Justin Smith has taken the first major steps in his revamp of Bloomberg Media with the hiring of former AOL Live president Nathan Richardson and Inside.com chief content officer Gabriel Snyder.
Richardson and Snyder will oversee the creation and launch of new digital efforts that were touted recently by a strategy plan that Smith penned following his first 100 days as CEO of Bloomberg Media.
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Snyder and Richardson will be tasked with figuring out how to take the work of more than 2,400 journalists in more than 150 bureaus on innovative platforms for new readers.
“Our strategy calls for building out a portfolio of new digital assets that better align our content offerings to global business audience segments,” Smith wrote. “This realignment will help us go bolder and deeper, signaling to consumers outside of finance that Bloomberg has the media products for them, while providing advertisers with a more targeted way to reach their most important audiences.”
He said Bloomberg was well-positioned to take advantage of growing demand for business news from emerging markets by creating new platforms for its existing content and data tools.
“I think that just the growth numbers in terms of digital, in terms of the numbers of people coming in online globally, not just domestically… are astounding,” Richardson told Mashable.
“Those people may historically know Bloomberg as an investing tool for people in the investment community. In reality, the digital assets that Bloomberg has are really powerful for a business decision maker.”
Snyder leaves Inside.com after less than three months as the company’s chief content officer; he oversaw the launch of its news aggregation app.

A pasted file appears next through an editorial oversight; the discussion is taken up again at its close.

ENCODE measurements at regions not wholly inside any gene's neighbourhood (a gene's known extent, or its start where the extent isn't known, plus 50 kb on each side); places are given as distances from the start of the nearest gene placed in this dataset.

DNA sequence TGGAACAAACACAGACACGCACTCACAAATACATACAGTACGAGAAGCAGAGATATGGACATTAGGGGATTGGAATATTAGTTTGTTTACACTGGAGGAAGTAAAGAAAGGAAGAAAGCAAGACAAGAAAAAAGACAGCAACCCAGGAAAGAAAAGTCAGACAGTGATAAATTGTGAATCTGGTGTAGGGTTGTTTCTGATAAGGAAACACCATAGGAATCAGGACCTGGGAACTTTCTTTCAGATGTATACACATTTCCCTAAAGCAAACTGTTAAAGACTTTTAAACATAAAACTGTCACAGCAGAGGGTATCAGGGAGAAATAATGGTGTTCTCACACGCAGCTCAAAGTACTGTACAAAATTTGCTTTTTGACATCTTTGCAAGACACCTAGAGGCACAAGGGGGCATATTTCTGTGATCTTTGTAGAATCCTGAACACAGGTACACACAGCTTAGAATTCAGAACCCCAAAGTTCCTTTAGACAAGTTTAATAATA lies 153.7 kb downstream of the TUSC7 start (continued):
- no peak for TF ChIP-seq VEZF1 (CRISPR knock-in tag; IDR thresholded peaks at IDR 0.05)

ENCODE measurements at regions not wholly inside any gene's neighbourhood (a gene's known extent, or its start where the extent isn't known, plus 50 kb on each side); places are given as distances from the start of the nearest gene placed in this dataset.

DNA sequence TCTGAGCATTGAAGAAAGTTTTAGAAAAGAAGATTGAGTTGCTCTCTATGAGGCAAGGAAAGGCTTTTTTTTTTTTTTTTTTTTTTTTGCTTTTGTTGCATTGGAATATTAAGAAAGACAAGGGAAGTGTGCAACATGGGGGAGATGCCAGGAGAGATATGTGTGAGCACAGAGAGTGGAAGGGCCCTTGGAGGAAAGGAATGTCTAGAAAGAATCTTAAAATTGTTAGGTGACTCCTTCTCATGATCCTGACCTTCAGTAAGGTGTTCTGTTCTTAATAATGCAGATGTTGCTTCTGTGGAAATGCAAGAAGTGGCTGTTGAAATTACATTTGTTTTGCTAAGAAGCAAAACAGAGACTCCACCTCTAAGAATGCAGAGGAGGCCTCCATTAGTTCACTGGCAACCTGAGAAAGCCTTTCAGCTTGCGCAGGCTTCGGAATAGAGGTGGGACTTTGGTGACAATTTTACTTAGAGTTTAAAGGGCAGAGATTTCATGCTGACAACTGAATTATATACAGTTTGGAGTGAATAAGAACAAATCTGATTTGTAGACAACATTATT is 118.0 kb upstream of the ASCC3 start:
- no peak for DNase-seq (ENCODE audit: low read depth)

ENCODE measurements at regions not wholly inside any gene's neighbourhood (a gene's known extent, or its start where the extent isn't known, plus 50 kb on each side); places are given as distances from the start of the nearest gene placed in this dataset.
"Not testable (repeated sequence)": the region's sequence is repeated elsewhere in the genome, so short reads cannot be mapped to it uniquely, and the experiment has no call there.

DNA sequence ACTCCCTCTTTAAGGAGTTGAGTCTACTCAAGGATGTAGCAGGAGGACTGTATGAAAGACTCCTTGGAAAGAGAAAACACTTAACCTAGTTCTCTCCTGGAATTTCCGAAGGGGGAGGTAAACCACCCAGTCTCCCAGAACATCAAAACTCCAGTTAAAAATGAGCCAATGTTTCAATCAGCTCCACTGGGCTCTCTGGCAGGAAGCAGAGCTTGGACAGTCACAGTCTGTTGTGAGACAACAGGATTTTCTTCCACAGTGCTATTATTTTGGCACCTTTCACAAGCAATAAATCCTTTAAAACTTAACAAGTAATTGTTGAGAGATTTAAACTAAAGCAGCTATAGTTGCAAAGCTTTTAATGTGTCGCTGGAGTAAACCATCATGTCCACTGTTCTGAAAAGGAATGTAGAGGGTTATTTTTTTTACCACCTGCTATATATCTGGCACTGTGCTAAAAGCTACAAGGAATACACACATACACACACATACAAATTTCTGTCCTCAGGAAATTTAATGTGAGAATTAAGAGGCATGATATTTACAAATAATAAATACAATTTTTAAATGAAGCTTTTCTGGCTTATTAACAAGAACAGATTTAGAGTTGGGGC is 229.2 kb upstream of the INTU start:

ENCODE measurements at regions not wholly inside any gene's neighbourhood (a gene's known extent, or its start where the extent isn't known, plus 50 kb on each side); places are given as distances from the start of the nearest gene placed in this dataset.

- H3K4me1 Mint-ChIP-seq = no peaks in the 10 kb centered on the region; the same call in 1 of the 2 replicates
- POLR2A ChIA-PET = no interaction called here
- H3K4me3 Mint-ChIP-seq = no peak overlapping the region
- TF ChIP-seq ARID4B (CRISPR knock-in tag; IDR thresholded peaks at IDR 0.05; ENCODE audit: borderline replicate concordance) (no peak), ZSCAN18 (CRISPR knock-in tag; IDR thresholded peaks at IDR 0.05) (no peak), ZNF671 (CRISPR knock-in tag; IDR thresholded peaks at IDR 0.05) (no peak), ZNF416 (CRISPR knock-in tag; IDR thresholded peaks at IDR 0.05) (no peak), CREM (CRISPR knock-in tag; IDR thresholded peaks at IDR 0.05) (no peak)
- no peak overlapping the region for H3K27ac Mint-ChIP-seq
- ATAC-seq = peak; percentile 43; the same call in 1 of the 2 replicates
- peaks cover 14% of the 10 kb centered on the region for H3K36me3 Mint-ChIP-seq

Snyder, who previously served as editor of Gawker as well as Atlantic Media’s The Wire, echoed Richardson’s sentiments.
“The opportunity for growth is looking for those new content types and story forms that are specifically tailored for this new emerging era of a digital first, mobile-dominant news environment,” Snyder said.
The hirings are two of the most high-profile moves since Smith took the helm of Bloomberg Media in July after moving from The Atlantic, where he transformed the once-analog media property into a popular digital destination.
Richardson and Snyder both said their work would be keen to take risks on new ideas that might stir some initial doubt, but relished the opportunity to stir things up at a company that has not taken many risks since purchasing Businessweek in 2009.
“I think that anytime you’re doing something that’s new, there’s a certain amount of uncertainty,” Richardson said. “The fear of the unknown is probably one of the challenges we have to manage against and not letting that stand in our way because the appetite at Bloomberg to make this a great differentiated product and service is immense.”
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